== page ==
Wednesday, 14 November 2012

Book Reviews: Land Down Undead by John e Normal

Land Down Undead by John e Normal is a zombie comedy, set in Australia, after an outbreak of the undead. Their government allows the other nations of the world to dump their undead in secure, allocated locations, but the zombies escape, unleashing a second wave of flesh-eaters. The other countries of the world, having offloaded their zombie problems in Australia, have returned to their regular lives and the younger generation can barely even remember the outbreaks. Land Down Undead Tours Inc decide to capatalise on that by offering them guided backpacking tours across the still zombie-infested country. After surviving for several years, John, the narrator, decides to get a job as a tour guide with the company, and that's where the story begins.

The premise of the book is quite amusing and, like the book Zombie Housewives of the Apocalypse, it tells the story from a first person perspective, as though the zombie infection had actually happened. In this case, however, it's a human telling the story and not the zombies! The comedy is in a similar style to the films Zombieland and Shaun of the Dead though, in as much as there are frequent zombie killings - many times just for fun - and gory scenes intermingled with humourous quips and one-liners.

There is something I personally don't like in the zombie genre: killing zombies for fun / for sport. I don't mind the gore and flesh-eating or even the killing zombies for survival reasons and the zombie opera, but, for some reason, hacking off a zombie's arms and putting tape around their head so they can't grab or bite while a tourist bashes them over the head repeatedly with a bat bothers me.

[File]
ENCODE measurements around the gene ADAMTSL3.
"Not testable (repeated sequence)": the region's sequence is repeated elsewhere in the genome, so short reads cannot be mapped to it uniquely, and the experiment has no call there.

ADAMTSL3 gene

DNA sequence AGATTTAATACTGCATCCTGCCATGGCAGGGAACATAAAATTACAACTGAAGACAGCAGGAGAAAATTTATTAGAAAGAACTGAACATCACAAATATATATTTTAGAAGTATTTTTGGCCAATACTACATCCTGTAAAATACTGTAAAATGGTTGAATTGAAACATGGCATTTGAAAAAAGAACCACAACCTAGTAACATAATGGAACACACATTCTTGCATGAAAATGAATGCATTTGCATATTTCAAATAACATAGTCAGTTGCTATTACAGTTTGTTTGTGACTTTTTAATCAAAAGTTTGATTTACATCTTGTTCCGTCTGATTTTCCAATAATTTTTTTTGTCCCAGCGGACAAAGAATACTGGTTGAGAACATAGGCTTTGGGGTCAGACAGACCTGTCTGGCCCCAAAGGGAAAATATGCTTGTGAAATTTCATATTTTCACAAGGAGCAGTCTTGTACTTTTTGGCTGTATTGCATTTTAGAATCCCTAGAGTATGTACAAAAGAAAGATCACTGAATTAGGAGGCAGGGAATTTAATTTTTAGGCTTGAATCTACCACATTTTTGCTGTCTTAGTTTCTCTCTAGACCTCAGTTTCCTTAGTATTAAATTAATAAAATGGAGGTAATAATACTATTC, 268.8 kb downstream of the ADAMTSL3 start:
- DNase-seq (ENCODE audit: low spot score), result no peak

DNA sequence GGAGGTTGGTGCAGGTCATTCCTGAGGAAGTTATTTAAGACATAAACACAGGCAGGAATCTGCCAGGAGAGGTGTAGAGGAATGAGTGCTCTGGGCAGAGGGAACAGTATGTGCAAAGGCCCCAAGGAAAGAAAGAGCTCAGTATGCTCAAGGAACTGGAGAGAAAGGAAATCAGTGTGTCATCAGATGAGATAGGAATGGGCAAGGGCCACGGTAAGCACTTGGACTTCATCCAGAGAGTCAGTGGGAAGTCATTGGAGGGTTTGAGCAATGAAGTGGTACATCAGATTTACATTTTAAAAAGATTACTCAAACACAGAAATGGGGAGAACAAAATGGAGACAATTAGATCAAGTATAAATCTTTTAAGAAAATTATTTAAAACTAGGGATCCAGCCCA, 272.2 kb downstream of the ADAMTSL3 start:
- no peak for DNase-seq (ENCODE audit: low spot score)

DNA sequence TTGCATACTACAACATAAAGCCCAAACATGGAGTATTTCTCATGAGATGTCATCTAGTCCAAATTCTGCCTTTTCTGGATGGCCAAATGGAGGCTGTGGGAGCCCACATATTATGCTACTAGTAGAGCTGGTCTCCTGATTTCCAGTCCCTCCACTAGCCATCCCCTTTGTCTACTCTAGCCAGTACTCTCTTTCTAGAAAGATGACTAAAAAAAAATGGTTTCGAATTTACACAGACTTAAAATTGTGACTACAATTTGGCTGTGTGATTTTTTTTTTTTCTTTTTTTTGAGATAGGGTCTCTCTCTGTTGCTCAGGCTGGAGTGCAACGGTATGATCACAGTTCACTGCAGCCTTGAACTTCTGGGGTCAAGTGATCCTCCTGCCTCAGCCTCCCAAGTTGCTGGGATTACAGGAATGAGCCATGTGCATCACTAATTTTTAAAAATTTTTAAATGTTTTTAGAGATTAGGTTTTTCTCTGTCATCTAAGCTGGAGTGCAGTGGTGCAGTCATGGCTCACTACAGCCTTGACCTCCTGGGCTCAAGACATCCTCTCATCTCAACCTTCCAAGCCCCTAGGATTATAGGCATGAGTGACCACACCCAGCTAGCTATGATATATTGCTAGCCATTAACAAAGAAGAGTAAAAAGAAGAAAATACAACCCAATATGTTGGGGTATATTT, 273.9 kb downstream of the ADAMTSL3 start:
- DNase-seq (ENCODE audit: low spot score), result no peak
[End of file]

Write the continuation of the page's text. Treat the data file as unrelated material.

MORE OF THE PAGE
On the other hand, you do get the sense that John has just become completely desensitised to death and violence in general because of his experiences, and uses humour as a coping mechanism. Even human deaths don't really seem to phase him much, as when any of his tour group is killed by one of the infected, he seems more concerned about getting grief from his employers and having a half-empty  tour bus, than anything else. Still, as a character, he is likable. Or I wasn't wishing he'd be eaten by zombies halfway through, at least!

Land Down Undead is promoted as a comedy and that's primarily what it is, but actually I think that there's more to it. I could be way off here, but the inclusion of zombie politicians, reality TV shows, Australian celebrities that only ever return to their country to get good publicity, and many other things seem to be something of a social commentary in the guise of a zombie book. The zombie apocalypse doesn't change human nature and there are always people looking to take advantage, no matter what the situation. As the narrator states at one point: "the scumbags who relished the new chaos were worse than the infected".

Overall, Land Down Undead is a quirky and fun read and works well as a mock travel guide to zombie tourism, especially with the references to real places in Australia. It is relatively short at 70 pages, but it doesn't really need to be any longer. Besides, the Kindle version only costs 77p, so it's not exactly expensive! I'd definitely recommend this book to anyone with a penchant for gory zombie spoofs, or who's looking for something a bit different from the genre.

You can purchase the book from Amazon here or visit the website below for more information:


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